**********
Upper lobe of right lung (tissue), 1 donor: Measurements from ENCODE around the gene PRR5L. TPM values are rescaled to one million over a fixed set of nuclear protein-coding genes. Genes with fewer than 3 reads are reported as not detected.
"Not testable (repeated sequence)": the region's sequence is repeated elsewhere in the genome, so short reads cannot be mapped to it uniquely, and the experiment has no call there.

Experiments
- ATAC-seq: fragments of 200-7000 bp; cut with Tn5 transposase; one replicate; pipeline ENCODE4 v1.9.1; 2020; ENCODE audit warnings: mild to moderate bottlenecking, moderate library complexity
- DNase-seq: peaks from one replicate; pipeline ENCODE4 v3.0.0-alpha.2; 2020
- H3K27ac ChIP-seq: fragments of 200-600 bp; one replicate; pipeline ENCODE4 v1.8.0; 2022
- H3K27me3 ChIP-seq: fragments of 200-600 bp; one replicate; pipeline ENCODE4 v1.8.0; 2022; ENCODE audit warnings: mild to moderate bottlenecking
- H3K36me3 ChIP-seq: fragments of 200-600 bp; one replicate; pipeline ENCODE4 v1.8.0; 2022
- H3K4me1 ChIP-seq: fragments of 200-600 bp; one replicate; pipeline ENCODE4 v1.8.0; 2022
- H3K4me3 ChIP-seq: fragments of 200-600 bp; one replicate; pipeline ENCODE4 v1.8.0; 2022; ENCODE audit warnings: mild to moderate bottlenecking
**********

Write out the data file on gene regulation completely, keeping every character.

Upper lobe of right lung (tissue), 1 donor: Measurements from ENCODE around the gene PRR5L. TPM values are rescaled to one million over a fixed set of nuclear protein-coding genes. Genes with fewer than 3 reads are reported as not detected.
"Not testable (repeated sequence)": the region's sequence is repeated elsewhere in the genome, so short reads cannot be mapped to it uniquely, and the experiment has no call there.

Experiments
- ATAC-seq: fragments of 200-7000 bp; cut with Tn5 transposase; one replicate; pipeline ENCODE4 v1.9.1; 2020; ENCODE audit warnings: mild to moderate bottlenecking, moderate library complexity
- DNase-seq: peaks from one replicate; pipeline ENCODE4 v3.0.0-alpha.2; 2020
- H3K27ac ChIP-seq: fragments of 200-600 bp; one replicate; pipeline ENCODE4 v1.8.0; 2022
- H3K27me3 ChIP-seq: fragments of 200-600 bp; one replicate; pipeline ENCODE4 v1.8.0; 2022; ENCODE audit warnings: mild to moderate bottlenecking
- H3K36me3 ChIP-seq: fragments of 200-600 bp; one replicate; pipeline ENCODE4 v1.8.0; 2022
- H3K4me1 ChIP-seq: fragments of 200-600 bp; one replicate; pipeline ENCODE4 v1.8.0; 2022
- H3K4me3 ChIP-seq: fragments of 200-600 bp; one replicate; pipeline ENCODE4 v1.8.0; 2022; ENCODE audit warnings: mild to moderate bottlenecking